The San Francisco-based company therefore plans to eventually package optional lights, radios and other DC accessories with its system upgrades.
And under its pay-as-you-go (PAYG) mobile payment platform, scalability and modularity — the ability for end-users to upgrade their current systems, without having to buy new products — are central to the appeal of its solar home systems in rural communi-ties.
“We fundamentally believe that the poor can’t afford cheap prod-ucts,” she says. “The poor can’t afford to take a product now, use it for one year and then throw it away when their energy needs grow.”
"Limited access to financing — particularly as it relates to the increasingly common PAYG model — is also holding back the sector’s potential."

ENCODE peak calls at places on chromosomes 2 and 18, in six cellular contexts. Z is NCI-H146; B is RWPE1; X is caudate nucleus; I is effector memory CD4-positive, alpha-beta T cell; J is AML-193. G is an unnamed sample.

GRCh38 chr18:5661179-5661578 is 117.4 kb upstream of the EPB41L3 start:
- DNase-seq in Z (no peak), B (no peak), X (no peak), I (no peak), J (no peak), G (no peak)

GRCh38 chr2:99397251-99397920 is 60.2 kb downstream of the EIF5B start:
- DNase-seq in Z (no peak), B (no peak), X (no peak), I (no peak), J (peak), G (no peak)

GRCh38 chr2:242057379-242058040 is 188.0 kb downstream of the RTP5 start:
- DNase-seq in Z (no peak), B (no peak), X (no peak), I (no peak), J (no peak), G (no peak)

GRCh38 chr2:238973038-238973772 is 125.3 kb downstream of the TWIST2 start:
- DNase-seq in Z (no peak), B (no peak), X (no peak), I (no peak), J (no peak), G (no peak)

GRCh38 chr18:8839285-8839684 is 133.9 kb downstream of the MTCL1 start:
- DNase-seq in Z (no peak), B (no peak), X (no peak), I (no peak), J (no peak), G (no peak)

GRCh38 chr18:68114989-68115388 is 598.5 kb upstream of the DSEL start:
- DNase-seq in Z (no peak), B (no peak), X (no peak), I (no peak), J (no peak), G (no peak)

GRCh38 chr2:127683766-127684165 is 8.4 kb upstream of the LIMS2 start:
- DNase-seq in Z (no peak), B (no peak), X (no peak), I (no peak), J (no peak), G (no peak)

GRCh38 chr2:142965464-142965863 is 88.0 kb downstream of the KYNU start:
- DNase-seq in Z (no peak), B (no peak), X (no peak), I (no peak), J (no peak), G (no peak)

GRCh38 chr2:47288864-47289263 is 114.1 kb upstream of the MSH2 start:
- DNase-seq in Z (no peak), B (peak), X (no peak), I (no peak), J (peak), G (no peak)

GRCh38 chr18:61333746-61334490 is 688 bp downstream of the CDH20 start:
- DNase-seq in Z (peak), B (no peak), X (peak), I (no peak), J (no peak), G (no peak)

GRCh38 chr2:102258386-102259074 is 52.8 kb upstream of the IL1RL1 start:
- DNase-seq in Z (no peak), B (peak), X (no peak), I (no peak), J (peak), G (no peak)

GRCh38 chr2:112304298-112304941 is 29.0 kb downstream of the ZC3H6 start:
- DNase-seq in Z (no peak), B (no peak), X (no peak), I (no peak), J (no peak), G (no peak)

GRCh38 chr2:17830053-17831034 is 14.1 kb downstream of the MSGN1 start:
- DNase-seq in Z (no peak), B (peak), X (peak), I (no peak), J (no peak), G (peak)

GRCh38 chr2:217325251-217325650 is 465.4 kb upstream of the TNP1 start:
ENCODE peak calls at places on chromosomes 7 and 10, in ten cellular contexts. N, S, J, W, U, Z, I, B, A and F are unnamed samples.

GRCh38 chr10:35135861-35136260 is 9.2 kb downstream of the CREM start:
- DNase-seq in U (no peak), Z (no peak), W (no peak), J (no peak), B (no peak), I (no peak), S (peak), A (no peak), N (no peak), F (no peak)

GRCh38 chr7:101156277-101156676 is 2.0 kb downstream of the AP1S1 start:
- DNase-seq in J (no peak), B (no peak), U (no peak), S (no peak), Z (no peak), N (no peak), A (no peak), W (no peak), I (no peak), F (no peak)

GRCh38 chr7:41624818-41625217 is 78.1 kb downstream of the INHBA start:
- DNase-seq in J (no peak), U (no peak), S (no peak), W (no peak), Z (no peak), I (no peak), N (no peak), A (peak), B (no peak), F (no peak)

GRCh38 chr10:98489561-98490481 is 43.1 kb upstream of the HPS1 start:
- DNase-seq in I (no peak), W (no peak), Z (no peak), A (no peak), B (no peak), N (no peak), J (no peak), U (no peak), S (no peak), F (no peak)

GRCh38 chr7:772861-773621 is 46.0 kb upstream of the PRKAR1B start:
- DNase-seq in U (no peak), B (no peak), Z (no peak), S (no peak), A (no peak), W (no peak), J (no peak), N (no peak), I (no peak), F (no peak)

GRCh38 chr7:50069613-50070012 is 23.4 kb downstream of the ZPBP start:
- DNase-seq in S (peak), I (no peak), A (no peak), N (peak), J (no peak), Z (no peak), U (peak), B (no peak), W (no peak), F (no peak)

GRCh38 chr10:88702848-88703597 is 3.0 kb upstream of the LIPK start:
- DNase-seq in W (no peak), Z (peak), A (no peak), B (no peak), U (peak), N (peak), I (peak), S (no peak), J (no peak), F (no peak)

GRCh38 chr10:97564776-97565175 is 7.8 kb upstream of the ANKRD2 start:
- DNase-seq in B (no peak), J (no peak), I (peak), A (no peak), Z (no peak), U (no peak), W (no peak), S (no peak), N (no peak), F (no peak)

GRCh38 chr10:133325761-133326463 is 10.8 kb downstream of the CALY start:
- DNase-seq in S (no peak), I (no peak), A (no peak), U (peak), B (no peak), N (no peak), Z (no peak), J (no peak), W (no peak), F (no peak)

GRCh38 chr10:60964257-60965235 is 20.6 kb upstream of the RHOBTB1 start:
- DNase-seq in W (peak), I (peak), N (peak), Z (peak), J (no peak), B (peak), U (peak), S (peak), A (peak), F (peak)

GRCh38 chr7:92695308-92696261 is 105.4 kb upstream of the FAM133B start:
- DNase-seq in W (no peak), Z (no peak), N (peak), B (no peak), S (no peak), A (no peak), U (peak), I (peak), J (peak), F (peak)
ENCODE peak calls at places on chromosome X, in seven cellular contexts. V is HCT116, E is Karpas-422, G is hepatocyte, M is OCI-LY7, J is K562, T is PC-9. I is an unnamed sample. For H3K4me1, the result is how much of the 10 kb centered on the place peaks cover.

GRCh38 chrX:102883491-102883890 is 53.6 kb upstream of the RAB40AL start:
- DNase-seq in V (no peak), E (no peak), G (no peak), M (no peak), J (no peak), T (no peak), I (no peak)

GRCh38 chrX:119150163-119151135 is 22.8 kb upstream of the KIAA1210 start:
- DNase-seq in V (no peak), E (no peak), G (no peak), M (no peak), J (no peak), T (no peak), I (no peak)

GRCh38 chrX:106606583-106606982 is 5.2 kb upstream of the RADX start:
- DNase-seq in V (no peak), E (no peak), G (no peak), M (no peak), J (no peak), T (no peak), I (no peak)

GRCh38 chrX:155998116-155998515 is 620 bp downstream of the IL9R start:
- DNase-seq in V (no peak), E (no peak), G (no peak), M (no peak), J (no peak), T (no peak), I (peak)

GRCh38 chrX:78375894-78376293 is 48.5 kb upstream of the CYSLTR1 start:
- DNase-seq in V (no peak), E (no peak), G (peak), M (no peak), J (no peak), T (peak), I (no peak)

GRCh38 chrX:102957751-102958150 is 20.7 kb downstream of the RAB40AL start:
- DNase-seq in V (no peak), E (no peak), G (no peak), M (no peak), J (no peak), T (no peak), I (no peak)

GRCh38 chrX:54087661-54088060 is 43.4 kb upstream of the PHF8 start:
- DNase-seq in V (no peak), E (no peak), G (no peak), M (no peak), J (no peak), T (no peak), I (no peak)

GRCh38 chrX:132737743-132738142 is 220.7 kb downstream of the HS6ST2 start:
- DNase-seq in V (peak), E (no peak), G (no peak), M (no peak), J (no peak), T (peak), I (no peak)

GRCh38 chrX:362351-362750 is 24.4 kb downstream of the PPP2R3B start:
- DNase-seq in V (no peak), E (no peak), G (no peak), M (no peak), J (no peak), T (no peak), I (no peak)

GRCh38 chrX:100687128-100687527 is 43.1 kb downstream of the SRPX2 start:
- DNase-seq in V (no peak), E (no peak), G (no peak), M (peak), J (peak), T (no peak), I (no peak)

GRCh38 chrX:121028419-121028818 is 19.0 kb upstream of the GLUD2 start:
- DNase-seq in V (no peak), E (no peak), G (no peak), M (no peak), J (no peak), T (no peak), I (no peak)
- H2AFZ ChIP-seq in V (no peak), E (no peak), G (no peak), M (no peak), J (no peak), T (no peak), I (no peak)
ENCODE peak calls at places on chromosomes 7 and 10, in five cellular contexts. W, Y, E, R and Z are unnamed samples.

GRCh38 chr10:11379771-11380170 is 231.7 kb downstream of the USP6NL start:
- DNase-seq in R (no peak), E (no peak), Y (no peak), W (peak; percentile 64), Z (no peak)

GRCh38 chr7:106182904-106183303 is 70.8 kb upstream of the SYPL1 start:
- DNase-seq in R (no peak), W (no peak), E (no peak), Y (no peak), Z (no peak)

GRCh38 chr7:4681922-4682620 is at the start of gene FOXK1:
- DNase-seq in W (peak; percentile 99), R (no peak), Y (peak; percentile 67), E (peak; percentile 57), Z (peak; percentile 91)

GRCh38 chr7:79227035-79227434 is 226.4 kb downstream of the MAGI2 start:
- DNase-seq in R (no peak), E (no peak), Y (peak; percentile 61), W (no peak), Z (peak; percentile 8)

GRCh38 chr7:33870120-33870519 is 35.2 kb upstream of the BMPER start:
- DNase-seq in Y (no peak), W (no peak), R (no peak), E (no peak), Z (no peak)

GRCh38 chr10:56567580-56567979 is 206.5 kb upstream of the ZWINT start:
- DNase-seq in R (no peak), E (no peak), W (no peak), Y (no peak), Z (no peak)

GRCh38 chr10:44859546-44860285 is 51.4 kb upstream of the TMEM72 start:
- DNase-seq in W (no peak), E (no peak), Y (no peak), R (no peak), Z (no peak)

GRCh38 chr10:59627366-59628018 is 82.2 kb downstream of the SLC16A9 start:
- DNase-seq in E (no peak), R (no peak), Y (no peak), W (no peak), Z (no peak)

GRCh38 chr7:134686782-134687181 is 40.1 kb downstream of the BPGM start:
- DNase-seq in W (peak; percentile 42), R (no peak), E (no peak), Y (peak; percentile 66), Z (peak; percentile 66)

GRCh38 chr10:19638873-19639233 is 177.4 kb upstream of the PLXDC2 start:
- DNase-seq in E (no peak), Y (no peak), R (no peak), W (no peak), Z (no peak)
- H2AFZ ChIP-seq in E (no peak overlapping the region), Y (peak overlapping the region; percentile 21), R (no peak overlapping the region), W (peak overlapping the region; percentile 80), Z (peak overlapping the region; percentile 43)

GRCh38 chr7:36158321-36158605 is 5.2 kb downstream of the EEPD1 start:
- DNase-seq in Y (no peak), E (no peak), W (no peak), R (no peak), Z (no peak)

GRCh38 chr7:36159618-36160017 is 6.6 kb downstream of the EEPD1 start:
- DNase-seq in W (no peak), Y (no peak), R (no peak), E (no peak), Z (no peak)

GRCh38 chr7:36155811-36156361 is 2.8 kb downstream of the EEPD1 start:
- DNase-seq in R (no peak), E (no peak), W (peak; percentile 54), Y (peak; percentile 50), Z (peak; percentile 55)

More efficient end-user appliances will help to drive down system costs, just as the efficiency of LEDs has helped to reduce costs by allowing companies such as Fenix to offer smaller systems, says Peters at GOGLA.
But limited access to financing — particularly as it relates to the in-creasingly common PAYG model — is also holding back the sec-tor’s potential.
As the industry struggles to explain risks to the region’s banks, a growing number of multilateral policy lenders are starting to get in-volved in opening up financing, just as commercial investors are beginning to express cautious interest in the African off-grid light-ing market, Peters says.
“The clear signal is that we’re heading to a market with a larger tick-et size, more standardization and more deals that aren’t the first of their kind,” he adds. “But at the moment, it’s still fairly early days.